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. Last Updated: 07/27/2016

Stephen Hawking Experiences Zero Gravity

CAPE CANAVERAL, Florida -- British physicist Stephen Hawking took a flight Thursday that gave the scientist, who is confined to a wheelchair, a taste of the weightlessness of space.

Hawking, 65, and an entourage of caretakers took off from the space shuttle's runway at the Kennedy Space Center in a specially modified jet that dives through the sky to give passengers an experience of zero gravity.

They returned to the space center in Florida about two hours later.

Hawking acknowledged before the flight that experiencing weightlessness, even for a few seconds, would be sweet relief from the bondage of a daily life immobilized by a debilitating and irreversible neuromuscular disorder.

"I have been wheelchair-bound for almost four decades and the chance to float free in zero G will be wonderful," Hawking said before the flight.

The acclaimed cosmologist and best-selling author of "A Brief History of Time," who has posited theories to help explain black holes and other celestial phenomena, lost his ability for natural speech after a tracheotomy that followed a bout of pneumonia in 1985.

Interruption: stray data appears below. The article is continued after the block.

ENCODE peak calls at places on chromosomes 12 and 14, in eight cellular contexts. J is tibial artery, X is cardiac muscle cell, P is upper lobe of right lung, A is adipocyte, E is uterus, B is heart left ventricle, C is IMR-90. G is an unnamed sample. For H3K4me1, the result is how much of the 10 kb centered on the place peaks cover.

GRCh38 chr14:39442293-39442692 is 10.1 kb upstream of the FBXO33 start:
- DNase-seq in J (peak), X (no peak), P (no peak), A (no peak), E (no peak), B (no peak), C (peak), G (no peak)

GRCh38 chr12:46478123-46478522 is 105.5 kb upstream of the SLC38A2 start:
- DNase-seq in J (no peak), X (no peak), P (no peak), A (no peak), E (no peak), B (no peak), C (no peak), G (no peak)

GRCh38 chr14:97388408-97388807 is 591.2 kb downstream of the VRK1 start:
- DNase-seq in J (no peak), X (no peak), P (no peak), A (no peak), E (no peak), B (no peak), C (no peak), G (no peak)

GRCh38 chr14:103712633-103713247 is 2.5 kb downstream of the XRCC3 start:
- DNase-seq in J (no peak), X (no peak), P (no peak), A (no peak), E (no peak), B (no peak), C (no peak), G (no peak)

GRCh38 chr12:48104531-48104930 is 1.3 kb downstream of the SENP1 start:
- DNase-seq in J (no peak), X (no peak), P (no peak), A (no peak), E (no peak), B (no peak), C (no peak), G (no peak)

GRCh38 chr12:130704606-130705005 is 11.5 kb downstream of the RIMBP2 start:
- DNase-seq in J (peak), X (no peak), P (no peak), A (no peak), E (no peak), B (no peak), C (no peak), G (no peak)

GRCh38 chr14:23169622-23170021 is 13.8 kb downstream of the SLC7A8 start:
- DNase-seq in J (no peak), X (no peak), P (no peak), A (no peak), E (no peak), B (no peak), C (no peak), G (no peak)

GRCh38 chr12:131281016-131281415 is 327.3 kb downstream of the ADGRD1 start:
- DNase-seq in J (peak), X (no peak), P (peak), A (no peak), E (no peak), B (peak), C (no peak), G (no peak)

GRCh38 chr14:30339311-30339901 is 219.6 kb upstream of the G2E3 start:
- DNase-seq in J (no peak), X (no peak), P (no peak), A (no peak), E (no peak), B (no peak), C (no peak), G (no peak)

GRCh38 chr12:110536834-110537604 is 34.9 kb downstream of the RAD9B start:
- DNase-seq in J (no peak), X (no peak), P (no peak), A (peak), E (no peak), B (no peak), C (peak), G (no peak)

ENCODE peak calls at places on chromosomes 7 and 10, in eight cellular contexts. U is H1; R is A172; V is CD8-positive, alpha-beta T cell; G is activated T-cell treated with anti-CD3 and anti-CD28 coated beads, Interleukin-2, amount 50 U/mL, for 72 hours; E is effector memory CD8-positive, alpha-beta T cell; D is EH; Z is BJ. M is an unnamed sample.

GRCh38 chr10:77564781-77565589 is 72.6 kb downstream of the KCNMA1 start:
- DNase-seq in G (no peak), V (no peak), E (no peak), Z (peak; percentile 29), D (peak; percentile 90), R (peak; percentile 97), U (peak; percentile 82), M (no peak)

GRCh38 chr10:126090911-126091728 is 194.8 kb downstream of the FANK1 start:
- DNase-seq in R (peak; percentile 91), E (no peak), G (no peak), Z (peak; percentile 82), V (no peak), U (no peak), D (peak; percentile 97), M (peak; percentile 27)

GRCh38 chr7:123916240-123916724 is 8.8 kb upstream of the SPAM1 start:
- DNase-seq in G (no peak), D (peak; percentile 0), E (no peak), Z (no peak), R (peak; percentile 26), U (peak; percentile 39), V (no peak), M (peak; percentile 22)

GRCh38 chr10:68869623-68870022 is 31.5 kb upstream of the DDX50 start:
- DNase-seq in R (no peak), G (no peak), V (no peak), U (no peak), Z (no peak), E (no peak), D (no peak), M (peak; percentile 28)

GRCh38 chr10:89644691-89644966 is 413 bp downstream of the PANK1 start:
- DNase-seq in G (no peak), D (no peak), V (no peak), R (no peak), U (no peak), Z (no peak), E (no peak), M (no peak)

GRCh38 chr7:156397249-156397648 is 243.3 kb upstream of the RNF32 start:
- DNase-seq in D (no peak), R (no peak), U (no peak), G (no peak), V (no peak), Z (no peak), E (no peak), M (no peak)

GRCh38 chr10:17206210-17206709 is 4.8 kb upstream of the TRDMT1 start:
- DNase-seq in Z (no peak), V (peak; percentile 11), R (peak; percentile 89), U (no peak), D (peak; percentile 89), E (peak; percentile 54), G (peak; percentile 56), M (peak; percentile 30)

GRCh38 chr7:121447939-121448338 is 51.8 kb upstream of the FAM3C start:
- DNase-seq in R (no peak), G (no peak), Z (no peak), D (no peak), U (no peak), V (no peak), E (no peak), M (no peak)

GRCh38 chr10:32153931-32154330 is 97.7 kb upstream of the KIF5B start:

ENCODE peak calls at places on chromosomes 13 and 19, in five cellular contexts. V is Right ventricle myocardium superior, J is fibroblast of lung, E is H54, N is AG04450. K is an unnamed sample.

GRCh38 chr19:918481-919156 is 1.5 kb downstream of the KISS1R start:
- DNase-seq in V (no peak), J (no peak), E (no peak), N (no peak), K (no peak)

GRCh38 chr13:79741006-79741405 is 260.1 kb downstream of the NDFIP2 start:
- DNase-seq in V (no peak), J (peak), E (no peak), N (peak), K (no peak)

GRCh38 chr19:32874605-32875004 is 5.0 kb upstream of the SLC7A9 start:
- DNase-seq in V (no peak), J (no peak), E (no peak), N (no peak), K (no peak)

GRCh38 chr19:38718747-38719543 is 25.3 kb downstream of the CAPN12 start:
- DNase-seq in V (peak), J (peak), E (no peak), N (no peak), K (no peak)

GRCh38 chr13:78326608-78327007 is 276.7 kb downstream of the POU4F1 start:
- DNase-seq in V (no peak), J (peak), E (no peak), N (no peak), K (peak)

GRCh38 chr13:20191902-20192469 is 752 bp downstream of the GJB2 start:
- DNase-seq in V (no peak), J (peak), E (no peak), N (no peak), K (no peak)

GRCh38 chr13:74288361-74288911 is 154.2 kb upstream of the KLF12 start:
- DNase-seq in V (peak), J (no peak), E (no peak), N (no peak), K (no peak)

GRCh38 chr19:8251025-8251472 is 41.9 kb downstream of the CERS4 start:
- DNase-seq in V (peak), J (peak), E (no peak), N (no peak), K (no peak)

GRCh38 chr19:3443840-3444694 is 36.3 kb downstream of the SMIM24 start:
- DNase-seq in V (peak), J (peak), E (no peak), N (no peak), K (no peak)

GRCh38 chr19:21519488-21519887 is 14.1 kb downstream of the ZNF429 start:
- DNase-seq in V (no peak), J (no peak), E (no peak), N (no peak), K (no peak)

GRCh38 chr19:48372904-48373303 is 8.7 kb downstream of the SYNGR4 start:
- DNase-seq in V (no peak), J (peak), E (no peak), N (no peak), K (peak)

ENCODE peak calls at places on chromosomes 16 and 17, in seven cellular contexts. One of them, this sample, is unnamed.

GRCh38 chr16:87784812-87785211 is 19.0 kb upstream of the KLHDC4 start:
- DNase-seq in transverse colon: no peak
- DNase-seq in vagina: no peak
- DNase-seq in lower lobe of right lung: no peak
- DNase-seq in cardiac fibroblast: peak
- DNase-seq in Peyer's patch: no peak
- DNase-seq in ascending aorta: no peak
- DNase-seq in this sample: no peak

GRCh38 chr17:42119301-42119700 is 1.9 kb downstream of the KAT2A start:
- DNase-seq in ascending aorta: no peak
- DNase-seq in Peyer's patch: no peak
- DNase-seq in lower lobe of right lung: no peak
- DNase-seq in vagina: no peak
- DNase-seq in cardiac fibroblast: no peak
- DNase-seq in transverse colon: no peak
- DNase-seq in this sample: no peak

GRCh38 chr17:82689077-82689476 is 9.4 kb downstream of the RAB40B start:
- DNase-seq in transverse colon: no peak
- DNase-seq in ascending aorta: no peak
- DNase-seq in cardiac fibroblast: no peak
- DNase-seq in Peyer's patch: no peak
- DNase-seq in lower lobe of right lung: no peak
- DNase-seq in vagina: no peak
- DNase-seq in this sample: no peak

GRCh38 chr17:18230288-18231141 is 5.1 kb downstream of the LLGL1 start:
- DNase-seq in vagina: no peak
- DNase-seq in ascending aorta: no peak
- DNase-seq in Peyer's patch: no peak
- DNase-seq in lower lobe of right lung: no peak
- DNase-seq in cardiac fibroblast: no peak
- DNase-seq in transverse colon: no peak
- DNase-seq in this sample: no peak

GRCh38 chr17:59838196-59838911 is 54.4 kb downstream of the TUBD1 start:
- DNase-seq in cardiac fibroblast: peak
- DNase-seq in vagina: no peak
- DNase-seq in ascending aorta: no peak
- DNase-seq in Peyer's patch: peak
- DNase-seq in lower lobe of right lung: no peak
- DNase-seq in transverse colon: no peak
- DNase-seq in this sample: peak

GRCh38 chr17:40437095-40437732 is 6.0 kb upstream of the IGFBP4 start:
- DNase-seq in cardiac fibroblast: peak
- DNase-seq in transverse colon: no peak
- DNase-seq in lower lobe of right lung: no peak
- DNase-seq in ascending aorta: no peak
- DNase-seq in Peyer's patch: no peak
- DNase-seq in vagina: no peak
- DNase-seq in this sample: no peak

In a reference to his affliction, amyotrophic lateral sclerosis, or Lou Gehrig's disease, Hawking said his flight also would serve as a demonstration that "everybody can participate in this type of experience."

He speaks with the aid of a computer-controlled voice synthesizer.

Hawking said Wednesday that he feared that the human race did not have a future if it did not go into space.

"I therefore want to encourage public interest in space," he said.

Flight participants experience at least one free-fall, lasting about 25 seconds, where they float up from the floor. The maneuver is accomplished as the plane flies toward the ground following a steep climb.

When asked about the prospects of intelligent life beyond Earth, Hawking said he hoped that it exists.

"There is not much sign of it on Earth," he added.